Use of digital images to estimate soil moisture/Uso de imagens digitais para estimar a umidade do solo.
Soil moisture is the measurement of the amount of water in liquid or gaseous state, present in the soil porous space at a given time. This characteristic is related to important hydrological processes such as infiltration rate, surface runoff and evapotranspiration (Su et al., 2014). In the agricultural field, this parameter directly influences the yield of a crop (Kaleita et al., 2005). Still in times of water rationing, the adequate irrigation management depends on the good knowledge about soil moisture (Hanson et al., 2000).
Dobriyal et al. (2012) present various approaches to determine soil moisture. For local scales, the thermogravimetric method is the most used procedure; this methodology, although precise and safe, is little practical, because it requires the collection of a large number of samples and a long drying time to achieve the results.
Moisture is also a factor that influences the spectral response of the soil (Dalmolin et al., 2005). For different water contents, the electromagnetic energy reflected by the soil surface is viewed as different tones of a color space. Thus, models for moisture prediction based on the spectral response of the soil can be obtained, for example, through spectrophotometry and orbital remote sensing (Kaleita et al., 2005; Ben-Dor et al., 2009; Bertoldi et al., 2014) or by the use of images from portable digital cameras (Kuchenbuch & Ingram, 2002; Persson, 2005a; Zhu et al., 2010; 2011; Cumbrera et al., 2012). This latter approach can generate instantaneous results and use devices that are generally easy to purchase, such as common digital cameras.
This study aimed to determine equations to estimate soil moisture using variables of color spaces obtained from images of a portable digital camera.
MATERIAL AND METHODS
Six soils available in the database of the Federal University of Vicosa (UFV) were used in this study. Their physical characteristics, textural class, contents of organic matter and color, according to the visual interpretation of the Munsell chart, are presented in Table 1.
Portions of soil were sieved (2 mm mesh) to remove gravel and roots, and dried in an oven (65[degrees]C) until reaching constant weight. Then, samples were prepared with gradual addition of distilled water (approximately 5%) varying from the constant weight (dry soil) until a value close to saturation. Three samples were prepared for each soil moisture. All samples were photographed, weighed and then dried in an oven at 105-110[degrees]C for 24 h for the determination of gravimetric moisture (U(%)). U (%) was determined according to the methodology of EMBRAPA (2011) using Eq. 1.
U (%) = [Wd - Ww]/[Ww - Wc] (1)
U (%)--gravimetric moisture, %;
Wd--weight of dry sample, g:
Ww--weight of wet sample, g; and,
Wc--weight of the container used, g.
Attention was paid to homogenizing the portion of soil with the distilled water, i.e., guaranteeing that the entire soil sample had the same moisture content. When necessary, a crucible with a mortar was used to break up the aggregates. The surfaces of the samples were leveled to minimize the effects of shading by microrelief or by the edge of the container.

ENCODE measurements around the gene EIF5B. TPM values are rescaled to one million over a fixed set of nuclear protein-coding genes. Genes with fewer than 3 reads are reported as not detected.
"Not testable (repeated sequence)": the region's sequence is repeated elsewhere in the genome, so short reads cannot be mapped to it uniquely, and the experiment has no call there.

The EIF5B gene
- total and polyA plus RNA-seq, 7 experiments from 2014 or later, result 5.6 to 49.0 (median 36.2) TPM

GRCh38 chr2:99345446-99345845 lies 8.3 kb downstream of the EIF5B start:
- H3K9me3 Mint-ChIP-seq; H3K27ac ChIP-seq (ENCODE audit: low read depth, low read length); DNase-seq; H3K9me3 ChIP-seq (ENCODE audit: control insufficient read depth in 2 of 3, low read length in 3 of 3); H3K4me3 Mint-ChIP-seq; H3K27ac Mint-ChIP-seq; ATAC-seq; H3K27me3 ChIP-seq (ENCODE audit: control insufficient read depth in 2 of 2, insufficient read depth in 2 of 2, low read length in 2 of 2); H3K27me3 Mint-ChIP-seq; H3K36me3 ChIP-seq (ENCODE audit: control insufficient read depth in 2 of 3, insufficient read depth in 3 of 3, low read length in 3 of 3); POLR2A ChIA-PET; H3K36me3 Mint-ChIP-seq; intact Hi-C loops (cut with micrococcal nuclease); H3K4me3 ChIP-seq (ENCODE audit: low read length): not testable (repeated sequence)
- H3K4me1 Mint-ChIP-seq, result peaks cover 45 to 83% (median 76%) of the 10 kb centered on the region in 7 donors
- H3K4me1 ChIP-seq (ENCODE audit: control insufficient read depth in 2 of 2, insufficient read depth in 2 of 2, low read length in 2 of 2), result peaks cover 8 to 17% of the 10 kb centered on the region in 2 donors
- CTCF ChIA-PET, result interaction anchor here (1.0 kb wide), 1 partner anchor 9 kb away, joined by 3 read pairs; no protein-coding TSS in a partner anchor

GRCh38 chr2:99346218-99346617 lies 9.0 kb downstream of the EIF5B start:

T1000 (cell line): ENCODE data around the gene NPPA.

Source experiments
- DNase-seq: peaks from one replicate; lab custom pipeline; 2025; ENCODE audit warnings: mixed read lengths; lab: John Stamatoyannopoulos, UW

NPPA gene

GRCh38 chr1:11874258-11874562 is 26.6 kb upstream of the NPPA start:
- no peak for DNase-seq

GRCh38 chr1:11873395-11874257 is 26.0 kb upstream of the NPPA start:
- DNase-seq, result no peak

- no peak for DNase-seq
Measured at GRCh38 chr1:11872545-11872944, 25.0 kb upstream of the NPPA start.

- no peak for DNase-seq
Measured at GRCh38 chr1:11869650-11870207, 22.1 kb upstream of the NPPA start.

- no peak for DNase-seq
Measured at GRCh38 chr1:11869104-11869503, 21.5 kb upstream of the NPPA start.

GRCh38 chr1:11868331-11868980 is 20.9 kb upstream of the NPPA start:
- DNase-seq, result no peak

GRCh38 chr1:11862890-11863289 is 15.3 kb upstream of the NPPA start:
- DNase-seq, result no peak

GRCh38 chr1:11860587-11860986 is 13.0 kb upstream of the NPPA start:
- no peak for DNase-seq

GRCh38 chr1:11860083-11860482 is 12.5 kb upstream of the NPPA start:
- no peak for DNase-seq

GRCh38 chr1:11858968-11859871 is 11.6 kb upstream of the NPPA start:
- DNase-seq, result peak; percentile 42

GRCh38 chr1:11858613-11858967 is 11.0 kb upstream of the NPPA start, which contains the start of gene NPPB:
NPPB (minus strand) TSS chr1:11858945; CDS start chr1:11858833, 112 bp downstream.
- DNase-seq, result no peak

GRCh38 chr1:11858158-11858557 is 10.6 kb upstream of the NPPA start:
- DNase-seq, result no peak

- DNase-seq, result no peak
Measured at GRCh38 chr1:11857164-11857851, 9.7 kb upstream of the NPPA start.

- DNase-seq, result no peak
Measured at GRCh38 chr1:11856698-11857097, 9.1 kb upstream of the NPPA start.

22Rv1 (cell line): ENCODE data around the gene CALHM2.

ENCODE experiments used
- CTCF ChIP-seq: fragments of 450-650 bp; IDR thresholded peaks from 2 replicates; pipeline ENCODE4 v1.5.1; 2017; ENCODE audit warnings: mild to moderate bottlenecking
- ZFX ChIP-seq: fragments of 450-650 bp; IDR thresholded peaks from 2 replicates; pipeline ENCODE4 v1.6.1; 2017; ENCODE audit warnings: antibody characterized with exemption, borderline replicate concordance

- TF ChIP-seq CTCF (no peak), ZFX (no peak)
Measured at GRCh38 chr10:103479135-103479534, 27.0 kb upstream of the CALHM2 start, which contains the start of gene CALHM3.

The images were captured with a NIKON Coolpix L810 digital photographic camera with lens of 4-104 mm. In order not to have pixels with saturated values (digital numeric value of 255) in the soil portion of the captured image, pre-tests were conducted with different adjustments of diaphragm opening, exposure time and ISO (International Standards Organization) sensitivity of the camera. Under the conditions the images were captured for this experiment, the following camera parameters were defined in these pre-tests: diaphragm opening equal to f/3.1; exposure time of 1/30s and ISO sensitivity of 200. The camera was positioned on the nadir at approximately 23 cm from the surface of the samples. The geometric resolution of 1600 x 1200 pixels was used.
In order to achieve the local control of the illumination, it was necessary to correct the white balance of the digital camera. The white balance refers to the adjustments performed by the photographer (manual mode) or by the photographic camera (automatic mode) to obtain images with colors close to those the objects have under specific illumination. The adequate white balance helps to avoid distortions in the colors and, in order to apply it correctly, one must consider the color of the light source.
In this experiment, the white balance was adjusted using the pre-setting option available in the camera. A grey chart was used as the base for the correction of the illumination. The illumination of the laboratory was performed with fluorescent lamps. The grey chart was also useful to evaluate the illumination homogeneity, since, when the illumination is homogeneous, all pixels of a photograph of the chart have the same value.
The image processing steps were performed in the software Matlab (version 6.5 R13). After photographing the soil samples, the central region of the images was cropped. This action was necessary to disregard the white background and the region influenced by the edges of the containers with the samples. Therefore, a central square area of approximately 150 x 150 pixels was used, according to the recommendation of Persson (2005a).
The values of each one of the bands of the RGB color space were extracted for the calculation of the median. The use of the median is suggested by Persson (2005a) as a way to overcome the deviations caused by the shading of the microrelief formed on the surfaces of the soil samples. The images were converted from RGB to the HSV color space to obtain the median values of hue, saturation and value, and also converted to panchromatic images, obtaining the median value of the digital number.
In the HSV space, the colors are represented by the parameters: hue (tones), saturation (purity) and value (brightness), all varying between zero and one. The transformation from RGB to HSV followed the procedures presented by Hanbury (2002).
The DN values of the monochromatic images were obtained by Eq. 2, assuming the values of conversion of the National Television System Committee (NTSC), according to Solomon & Breckon (2013).